This is a pretty heavy subject to tackle in a blog that deals primarily with sports and media items, but since I have this space and I’m very passionate about this subject, I’ve decided to use this forum to discuss the dangerous slope we are sliding down regarding religion in Quebec. The subject of religion and multiculturalism has been on my mind for quite some time, and it’s been a hot button issue with me since the Hérouxville incident of 2007 and the hearings on “reasonable accommodations” that followed.
What is the place of religion, and more specifically, religions that are not Christianity in Quebec, Canada, North America, and the Western World? It seems lately that that place is becoming smaller and smaller, and a new form of government-backed xenophobia is growing in our society.
This probably all started with September 11 and the ensuing fear of Muslims that really took off after that, and was spurned on by what’s going on with the Taliban and all of the crazy relgious wars that are going on all over the planet. But make no mistake, this is not just about Muslims – they are on the front lines, but this is about way more than one religion getting in the way.
This morning I received an email from a very good friend of mine that appears to be making the rounds, the text of which – prefaced by the lyrics to “O Canada” – was a rant against immigrants who come to Canada but don’t want to bend to Canadian customs. It discusses Canada as a “melting pot”, elaborates on how the immigrants of the past assimilated themselves easily into Canadian society, and basically said to Muslims to give up their culture upon arrival or get the hell out of here.
Here’s my reply to that letter, which pretty much says it all:
This letter couldn’t be any farther off the mark. Yes, the immigrants of that time “adopted” their new country, but by no means did they give up their traditions and cultures. My grandparents learned to speak English and French, yes, but they stood by their heritage and still spoke primarily Yiddish in the home until the day they died. It was to the point that my grandmother still had a Yiddish accent in English – even after being a PROUD Canadian for something like 80 or 90 years. This experience was similar in every other culture that came to Canada (hello “Little Italy,” “Chinatown,” etc), which hung on dearly to their identities – but also found a place in their new country.
Holding on to your traditions and beliefs does not negate your from participating in Canadian society. Canada is not and never has been a melting pot; rather, we are a cultural mosaic that incorporates everyone under one flag. This letter comes from a place of hatred and fear of Muslims, and make no mistake, is anti-Muslim before anything else. The reality is that people are scared of Muslims coming to their country and imposing their beliefs.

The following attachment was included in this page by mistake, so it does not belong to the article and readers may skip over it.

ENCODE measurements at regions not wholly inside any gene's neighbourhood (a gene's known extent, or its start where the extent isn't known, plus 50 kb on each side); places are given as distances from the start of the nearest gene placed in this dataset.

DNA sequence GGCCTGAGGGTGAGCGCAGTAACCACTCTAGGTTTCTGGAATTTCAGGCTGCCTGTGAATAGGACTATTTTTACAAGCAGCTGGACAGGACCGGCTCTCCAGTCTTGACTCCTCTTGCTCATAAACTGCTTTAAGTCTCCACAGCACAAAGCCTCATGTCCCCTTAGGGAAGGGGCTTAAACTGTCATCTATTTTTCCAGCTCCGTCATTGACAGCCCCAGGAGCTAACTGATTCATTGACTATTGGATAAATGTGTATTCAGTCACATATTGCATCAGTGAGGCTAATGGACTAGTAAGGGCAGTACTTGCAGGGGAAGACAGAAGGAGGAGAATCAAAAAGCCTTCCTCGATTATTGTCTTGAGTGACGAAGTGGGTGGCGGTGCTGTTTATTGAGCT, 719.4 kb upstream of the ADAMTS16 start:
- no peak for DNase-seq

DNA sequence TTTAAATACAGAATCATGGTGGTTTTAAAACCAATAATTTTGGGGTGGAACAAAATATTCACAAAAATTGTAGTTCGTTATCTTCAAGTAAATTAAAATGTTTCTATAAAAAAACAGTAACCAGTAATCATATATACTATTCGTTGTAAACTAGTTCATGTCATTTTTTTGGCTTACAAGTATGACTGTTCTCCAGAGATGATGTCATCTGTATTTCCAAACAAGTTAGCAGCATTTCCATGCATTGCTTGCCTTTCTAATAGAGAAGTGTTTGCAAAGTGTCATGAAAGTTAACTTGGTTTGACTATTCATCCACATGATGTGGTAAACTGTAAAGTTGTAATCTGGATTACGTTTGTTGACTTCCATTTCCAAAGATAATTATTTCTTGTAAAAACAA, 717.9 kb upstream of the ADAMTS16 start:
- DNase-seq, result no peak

In truth, I understand where this fear comes from – but the solution is not to trample on the rights of the people who scare us; rather, it’s to educate all parties on each other and each other’s beliefs. Things change over time, but the most important thing that cannot change is the right to absolute and total personal and religious freedom. We do, however, have a very intelligent clause built into our Charter of Rights and Freedoms in Canada, which states that people have a right to those freedoms, but only as far as those exercising those freedoms do not cause harm to others.
As far as I’m concerned, Muslims should be welcomed into our country with the only condition being that the live under the same Charter that the rest of us do. If they want to cover their faces, then so be it – as long as they understand that they can’t impose that upon others. Legislating against Muslims covering their faces is not progressive, it’s racist, and I am unequivocally opposed to it.
As France is in the midst of banning religious garb in the public sphere and Quebec is looking towards doing the same, I think it’s more important than ever that we learn from the lessons of the past and speak out against government legislated racism. I will be doing so in this blog and I hope to start a conversation here about it.
I will continue to write about this subject moving forward – my goal here isn’t to change anyone’s opinions, but to discuss the issue. I invite you to comment here or email me at firstname.lastname@example.org.